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Jim Trubey of LaFayette, Ga., was inspired to be a professional Santa a dozen years ago when his granddaughter, Edith, looked up at him and said, "You know poppa, you could be Santa."

Jim Trubey's life took a fateful turn a dozen years ago.

"I grew a beard, started letting my hair grow a little bit long — for a military man, that's kind of unusual," said Trubey, who retired from a career in the U.S. Coast Guard.

Trubey's granddaughter, Edith, looked up at him all those years ago and said, "You know, poppa, you could be Santa."

"That got me thinking about it," Trubey said.

The rest is history.

Trubey, who lives in LaFayette, Ga., with his wife, Jill, started to learn the trade of being a seasonal Santa.

He struck out on his own for a while, and then took a three-day course at The Charles W. Howard Santa Claus School, a nonprofit organization in Midland, Mich., that was founded in 1937 and says it's "the longest continuously running Santa Claus School in the world."

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The business of being Santa

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Now, Trubey has a website, www.myfavorite-santa.com, on where customers can book him for photo shoots, advertising campaigns, special events and Christmas visits.

He loves playing Santa.

"It's about the most fun a guy can have," Trubey said as he and his wife traveled earlier this month around the St. Petersburg, Fla., area to make appearances, including at an elementary school there.

Trubey isn't the only Chattanooga-area man to adopt the Santa persona for pay or as a volunteer. There are enough Santas around here that they formed a loose-knit group called the Tri-State Santas, which meets at such places as the Golden Corral buffet restaurant.

"There's at least a couple dozen," said Richard Bonnington, who's in his sixth season hearing children's wishes at Santa's North Shore Workshop, which Bonnington runs inside the Knitting Mill Antiques building at 205 Manufacturers Road in North Chattanooga.

Bonnington, a former attorney and salesman, also fell into the job.

In 2003, Bonnington played Santa in the Oak Street Playhouse production of "Miracle on 34th Street." A 4-year-old girl was thrilled by Bonnington as Santa after he gave her a stuffed animal, and that experience inspired him.

"It just mushroomed from there," he said. "I've been a pro Santa for about 10 years."

Bonnington volunteered as Santa during the holiday season while working at Unum and its predecessor, Provident. After leaving Unum in 2006, he started working seasonal mall positions, spending weeks away from home in Elizabethtown, Ky., and in Anderson, S.C.

Bonnington also has taken classes that teach the art and craft of being a Santa. He learned from Tim Connaghan, who's the Santa for the Hollywood Santa Parade and has made many TV appearances, including on "The "Dr. Phil Show."

If you work really hard as a Santa, you can make $30,000 to $40,000 a year, Trubey said.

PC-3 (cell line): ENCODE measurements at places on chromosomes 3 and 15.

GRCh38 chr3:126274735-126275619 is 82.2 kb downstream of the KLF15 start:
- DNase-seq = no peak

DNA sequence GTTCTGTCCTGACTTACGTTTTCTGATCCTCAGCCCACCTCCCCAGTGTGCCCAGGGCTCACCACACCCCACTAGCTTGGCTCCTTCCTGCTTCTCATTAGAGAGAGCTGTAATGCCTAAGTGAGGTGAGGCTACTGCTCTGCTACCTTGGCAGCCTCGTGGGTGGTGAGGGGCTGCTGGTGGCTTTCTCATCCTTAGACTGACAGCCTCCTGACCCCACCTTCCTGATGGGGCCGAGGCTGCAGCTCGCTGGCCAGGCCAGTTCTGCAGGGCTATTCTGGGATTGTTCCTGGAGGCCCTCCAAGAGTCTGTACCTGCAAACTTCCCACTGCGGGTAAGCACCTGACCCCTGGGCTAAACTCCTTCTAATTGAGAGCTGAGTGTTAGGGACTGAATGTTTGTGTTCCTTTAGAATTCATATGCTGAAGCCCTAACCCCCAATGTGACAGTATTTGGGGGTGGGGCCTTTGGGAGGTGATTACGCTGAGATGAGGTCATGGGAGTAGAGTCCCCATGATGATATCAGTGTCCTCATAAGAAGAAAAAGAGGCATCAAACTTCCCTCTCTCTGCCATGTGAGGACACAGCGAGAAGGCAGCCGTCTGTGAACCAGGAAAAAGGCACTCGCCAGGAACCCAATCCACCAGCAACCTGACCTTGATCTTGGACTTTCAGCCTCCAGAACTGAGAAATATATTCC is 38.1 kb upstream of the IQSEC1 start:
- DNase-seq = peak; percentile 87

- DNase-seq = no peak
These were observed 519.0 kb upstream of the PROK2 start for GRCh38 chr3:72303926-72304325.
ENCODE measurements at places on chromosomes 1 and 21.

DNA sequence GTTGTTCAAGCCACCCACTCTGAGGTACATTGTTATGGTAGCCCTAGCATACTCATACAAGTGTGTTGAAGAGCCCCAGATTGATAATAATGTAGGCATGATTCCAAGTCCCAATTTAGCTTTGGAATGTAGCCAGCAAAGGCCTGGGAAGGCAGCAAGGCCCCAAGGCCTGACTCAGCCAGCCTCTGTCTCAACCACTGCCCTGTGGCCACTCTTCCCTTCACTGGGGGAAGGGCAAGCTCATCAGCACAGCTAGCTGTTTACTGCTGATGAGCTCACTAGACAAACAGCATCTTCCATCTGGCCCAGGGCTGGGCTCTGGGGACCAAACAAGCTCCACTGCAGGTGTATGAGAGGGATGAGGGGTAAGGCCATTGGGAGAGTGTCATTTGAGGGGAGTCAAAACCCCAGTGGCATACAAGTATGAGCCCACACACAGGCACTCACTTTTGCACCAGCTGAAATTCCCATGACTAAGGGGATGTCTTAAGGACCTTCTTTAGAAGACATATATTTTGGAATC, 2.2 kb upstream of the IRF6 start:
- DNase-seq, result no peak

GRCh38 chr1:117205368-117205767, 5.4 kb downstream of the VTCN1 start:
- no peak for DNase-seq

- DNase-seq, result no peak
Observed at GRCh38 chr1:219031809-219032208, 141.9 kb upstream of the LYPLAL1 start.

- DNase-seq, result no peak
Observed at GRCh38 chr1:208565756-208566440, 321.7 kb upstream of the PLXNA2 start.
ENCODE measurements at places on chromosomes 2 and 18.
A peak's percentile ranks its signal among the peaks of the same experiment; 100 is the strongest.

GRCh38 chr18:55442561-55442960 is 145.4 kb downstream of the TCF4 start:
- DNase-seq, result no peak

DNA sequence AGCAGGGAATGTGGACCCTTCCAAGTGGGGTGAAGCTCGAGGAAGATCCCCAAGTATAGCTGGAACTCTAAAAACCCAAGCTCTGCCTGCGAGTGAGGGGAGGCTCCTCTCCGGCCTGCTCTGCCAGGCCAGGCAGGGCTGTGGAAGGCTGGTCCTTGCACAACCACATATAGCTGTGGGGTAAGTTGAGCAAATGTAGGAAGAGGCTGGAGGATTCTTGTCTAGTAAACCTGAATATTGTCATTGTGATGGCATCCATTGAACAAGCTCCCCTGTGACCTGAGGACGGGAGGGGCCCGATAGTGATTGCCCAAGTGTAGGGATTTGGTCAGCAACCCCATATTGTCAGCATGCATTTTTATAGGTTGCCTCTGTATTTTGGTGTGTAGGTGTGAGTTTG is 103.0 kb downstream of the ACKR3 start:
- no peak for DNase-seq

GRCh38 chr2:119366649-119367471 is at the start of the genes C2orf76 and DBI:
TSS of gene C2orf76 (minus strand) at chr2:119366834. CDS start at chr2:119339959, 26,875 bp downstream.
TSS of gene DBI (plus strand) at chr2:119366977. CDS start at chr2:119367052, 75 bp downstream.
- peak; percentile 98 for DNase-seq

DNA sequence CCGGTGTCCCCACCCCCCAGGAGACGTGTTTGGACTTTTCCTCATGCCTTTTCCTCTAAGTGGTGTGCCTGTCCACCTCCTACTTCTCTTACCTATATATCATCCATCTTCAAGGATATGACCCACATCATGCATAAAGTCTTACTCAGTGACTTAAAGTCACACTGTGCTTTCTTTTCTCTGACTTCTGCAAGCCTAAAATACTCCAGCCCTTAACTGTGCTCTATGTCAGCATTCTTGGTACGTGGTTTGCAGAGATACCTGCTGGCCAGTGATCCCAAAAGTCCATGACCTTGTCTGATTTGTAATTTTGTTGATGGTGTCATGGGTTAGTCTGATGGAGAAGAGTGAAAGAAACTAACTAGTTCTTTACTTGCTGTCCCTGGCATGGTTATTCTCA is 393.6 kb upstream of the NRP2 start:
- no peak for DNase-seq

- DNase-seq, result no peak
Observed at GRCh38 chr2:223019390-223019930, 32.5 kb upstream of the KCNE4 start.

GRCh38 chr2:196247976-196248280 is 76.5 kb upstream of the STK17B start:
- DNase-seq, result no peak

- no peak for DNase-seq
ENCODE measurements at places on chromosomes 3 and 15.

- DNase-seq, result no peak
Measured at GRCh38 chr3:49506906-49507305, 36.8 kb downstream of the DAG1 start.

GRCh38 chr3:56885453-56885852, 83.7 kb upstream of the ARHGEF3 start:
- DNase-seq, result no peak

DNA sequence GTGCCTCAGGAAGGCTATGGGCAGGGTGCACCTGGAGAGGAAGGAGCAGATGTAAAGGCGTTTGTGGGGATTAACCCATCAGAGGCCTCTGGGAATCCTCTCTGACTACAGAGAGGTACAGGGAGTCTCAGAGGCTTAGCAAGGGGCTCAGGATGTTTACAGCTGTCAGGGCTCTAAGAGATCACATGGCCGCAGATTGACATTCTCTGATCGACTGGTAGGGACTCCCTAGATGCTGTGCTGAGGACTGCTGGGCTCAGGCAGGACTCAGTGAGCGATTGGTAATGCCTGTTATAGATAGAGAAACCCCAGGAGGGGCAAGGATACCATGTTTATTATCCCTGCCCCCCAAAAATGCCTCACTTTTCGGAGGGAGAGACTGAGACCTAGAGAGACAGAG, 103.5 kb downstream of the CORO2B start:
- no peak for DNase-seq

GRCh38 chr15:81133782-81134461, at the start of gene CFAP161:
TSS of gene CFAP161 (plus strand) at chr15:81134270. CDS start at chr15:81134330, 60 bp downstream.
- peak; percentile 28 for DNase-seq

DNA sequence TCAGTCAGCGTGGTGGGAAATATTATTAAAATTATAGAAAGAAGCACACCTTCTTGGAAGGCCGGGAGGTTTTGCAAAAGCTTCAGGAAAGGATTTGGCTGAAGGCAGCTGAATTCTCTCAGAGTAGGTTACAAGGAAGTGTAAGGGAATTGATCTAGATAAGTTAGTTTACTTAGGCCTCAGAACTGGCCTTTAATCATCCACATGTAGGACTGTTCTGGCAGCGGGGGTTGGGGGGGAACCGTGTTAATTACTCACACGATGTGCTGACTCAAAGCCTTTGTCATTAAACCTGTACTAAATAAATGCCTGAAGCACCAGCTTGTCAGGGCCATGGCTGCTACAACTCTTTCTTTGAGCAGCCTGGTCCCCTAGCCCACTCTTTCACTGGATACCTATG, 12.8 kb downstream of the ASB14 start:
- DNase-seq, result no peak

"I make nothing close to that," he said.

Bonnington's wife, Sherry, takes photographs while he visits with children, and they are able to deliver prints on the spot. Or parents can take their own pictures of a child on Bonnington's lap for $5 each.

"You can't live off it, but it's a supplement," Bonnington, who's retired, said of his seasonal business.

 

Tricks of Santa trade

Trubey and Bonnington both load up on vitamins before the Christmas season.

"It is not unusual to have a beautiful little one — they'll look up in your face, and every once in a while, you'll get a sneeze," Trubey said.

Bonnington always gets his flu shot, and swears by mega-doses of vitamin C.

"I've never gotten a cold during the Christmas season," he said.

One thing both men learned in their respective Santa schools is how to field kids' questions.

"You've got to have answers to all the questions," Bonnington said. "Where are the reindeer? They're at the airport."

The questions can take a sad — and serious — turn, both Santas say.

"I want my family to be happy — that's all I want," Trubey remembers one child asking him.

"A lot of them want BB guns, guns, horses and a real puppy," he said. "The answer to that one is, Santa's really not allowed to bring anything that mommy and daddy don't approve of. [Kids] handle that pretty well."

Growing a real beard is a must, if you're going to be Santa.

"We only hire naturally bearded Santas," said Stacey Keating, spokeswoman for Chattanooga's Hamilton Place and Northgate malls, which, like other malls owned by Chattanooga-based CBL and Associates, gets its staff of Santas through an outside company.

Bonnington and Trubey both sport beards year-round.

While a real beard may be de rigueur for a professional Santa, kids don't naturally sit on a jolly old man's lap and yank his facial hair.

"You almost have to really encourage them," Trubey said. "They often refuse to give the beard a tug."

Contact staff writer Tim Omarzu at tomarzu @timesfreepress.com or www.facebook.com/MeetsForBusiness or twitter.com/meetfor business or 423-757-6651.

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